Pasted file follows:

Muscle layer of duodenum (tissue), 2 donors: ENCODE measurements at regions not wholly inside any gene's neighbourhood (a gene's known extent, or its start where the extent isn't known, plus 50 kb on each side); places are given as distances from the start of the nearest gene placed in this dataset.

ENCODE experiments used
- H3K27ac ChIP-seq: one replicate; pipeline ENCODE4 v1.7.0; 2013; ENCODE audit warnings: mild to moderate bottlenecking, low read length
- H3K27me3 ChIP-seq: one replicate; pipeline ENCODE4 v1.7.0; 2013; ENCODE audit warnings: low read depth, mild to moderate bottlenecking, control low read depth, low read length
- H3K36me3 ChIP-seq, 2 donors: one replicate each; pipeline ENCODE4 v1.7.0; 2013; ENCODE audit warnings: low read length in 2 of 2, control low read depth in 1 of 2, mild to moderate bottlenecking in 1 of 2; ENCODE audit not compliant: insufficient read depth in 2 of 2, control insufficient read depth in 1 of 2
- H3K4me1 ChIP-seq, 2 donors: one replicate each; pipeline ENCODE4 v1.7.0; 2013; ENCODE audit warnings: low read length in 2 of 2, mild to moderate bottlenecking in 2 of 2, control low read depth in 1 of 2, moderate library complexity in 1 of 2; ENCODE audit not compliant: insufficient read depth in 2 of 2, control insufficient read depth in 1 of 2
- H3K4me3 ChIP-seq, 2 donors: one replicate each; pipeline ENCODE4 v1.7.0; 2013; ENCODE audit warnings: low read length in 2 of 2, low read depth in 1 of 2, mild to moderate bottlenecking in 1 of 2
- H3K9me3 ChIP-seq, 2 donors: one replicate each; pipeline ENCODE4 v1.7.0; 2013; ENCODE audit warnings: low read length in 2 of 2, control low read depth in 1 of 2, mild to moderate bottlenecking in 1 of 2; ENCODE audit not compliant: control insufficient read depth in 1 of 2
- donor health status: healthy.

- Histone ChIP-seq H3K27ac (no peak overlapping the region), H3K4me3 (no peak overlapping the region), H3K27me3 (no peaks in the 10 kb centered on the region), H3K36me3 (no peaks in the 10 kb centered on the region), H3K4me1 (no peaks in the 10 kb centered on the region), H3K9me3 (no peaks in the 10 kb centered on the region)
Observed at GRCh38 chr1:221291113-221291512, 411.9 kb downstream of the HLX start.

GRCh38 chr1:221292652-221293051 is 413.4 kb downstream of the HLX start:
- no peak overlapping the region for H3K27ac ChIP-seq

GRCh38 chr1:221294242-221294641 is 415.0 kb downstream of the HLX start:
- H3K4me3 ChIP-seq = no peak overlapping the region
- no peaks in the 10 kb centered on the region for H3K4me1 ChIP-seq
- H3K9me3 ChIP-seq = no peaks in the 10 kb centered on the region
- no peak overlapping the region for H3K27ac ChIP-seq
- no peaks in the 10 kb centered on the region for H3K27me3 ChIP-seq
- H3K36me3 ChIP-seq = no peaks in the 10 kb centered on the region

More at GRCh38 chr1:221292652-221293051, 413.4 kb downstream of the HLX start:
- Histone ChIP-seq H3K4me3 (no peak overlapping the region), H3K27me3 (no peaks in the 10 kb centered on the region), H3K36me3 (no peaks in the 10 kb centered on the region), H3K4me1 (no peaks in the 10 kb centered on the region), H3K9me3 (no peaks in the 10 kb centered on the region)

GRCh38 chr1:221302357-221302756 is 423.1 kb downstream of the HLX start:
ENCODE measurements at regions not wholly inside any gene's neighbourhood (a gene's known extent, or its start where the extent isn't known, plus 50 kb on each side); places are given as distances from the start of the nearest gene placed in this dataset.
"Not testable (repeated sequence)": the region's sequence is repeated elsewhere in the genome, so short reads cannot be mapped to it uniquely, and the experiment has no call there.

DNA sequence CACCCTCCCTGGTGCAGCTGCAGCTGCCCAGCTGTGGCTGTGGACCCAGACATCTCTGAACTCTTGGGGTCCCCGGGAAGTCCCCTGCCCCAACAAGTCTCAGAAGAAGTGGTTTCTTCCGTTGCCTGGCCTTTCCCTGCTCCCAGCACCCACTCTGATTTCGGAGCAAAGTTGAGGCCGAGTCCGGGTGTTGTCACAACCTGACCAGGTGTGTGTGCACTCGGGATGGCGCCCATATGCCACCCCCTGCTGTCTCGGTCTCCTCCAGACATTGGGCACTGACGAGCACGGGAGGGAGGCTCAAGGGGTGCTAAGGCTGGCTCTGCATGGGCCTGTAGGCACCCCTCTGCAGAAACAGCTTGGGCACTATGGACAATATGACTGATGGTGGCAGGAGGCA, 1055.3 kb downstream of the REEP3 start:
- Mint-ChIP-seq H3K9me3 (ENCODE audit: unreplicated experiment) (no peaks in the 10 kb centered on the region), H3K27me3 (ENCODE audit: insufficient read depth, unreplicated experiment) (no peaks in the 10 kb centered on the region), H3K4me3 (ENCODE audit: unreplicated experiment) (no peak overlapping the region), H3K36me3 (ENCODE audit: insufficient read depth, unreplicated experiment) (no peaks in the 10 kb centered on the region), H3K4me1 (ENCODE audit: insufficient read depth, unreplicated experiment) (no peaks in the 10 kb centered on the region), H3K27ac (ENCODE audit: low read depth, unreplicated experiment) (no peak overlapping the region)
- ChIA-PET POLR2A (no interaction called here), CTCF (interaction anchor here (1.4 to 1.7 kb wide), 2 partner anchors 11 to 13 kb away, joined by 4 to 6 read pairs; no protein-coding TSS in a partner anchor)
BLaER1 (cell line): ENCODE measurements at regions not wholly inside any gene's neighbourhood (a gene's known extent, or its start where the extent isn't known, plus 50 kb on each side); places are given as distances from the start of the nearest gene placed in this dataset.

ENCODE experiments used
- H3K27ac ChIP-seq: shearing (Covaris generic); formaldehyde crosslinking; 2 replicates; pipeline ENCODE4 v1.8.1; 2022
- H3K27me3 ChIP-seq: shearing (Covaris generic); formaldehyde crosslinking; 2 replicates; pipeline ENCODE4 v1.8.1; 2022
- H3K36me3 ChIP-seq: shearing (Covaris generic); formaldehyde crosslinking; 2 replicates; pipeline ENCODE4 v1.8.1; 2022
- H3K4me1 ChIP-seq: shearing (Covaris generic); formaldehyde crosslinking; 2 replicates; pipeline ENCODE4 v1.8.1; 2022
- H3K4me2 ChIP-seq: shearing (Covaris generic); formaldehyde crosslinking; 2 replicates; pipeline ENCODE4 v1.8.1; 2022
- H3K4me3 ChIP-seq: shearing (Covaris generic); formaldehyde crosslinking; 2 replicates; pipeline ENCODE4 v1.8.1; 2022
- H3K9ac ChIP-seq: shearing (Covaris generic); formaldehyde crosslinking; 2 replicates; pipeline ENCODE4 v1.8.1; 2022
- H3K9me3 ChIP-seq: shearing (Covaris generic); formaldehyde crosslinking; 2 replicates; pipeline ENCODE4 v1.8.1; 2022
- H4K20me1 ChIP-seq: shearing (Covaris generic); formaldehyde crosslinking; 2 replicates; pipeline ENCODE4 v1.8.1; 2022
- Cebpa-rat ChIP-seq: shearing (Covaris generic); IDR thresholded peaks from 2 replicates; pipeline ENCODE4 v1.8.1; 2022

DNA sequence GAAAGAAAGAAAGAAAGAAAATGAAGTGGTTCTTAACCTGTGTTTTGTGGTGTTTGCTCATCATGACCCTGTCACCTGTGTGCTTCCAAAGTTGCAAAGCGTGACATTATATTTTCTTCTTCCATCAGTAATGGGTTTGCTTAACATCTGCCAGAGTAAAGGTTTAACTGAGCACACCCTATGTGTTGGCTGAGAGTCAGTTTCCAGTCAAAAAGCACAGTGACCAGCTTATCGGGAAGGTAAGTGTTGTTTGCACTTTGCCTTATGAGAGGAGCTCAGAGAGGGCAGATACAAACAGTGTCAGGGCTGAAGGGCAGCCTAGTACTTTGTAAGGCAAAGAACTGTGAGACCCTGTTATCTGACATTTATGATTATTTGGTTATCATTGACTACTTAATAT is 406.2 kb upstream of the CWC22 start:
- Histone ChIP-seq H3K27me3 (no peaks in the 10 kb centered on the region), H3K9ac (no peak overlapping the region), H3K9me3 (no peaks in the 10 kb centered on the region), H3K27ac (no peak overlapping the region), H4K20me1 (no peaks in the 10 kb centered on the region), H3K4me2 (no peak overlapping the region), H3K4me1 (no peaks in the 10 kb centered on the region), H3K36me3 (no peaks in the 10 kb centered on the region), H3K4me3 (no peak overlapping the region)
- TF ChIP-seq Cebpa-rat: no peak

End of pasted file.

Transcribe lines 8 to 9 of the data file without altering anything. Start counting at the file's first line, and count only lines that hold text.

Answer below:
- H3K9me3 ChIP-seq, 2 donors: one replicate each; pipeline ENCODE4 v1.7.0; 2013; ENCODE audit warnings: low read length in 2 of 2, control low read depth in 1 of 2, mild to moderate bottlenecking in 1 of 2; ENCODE audit not compliant: control insufficient read depth in 1 of 2
- donor health status: healthy.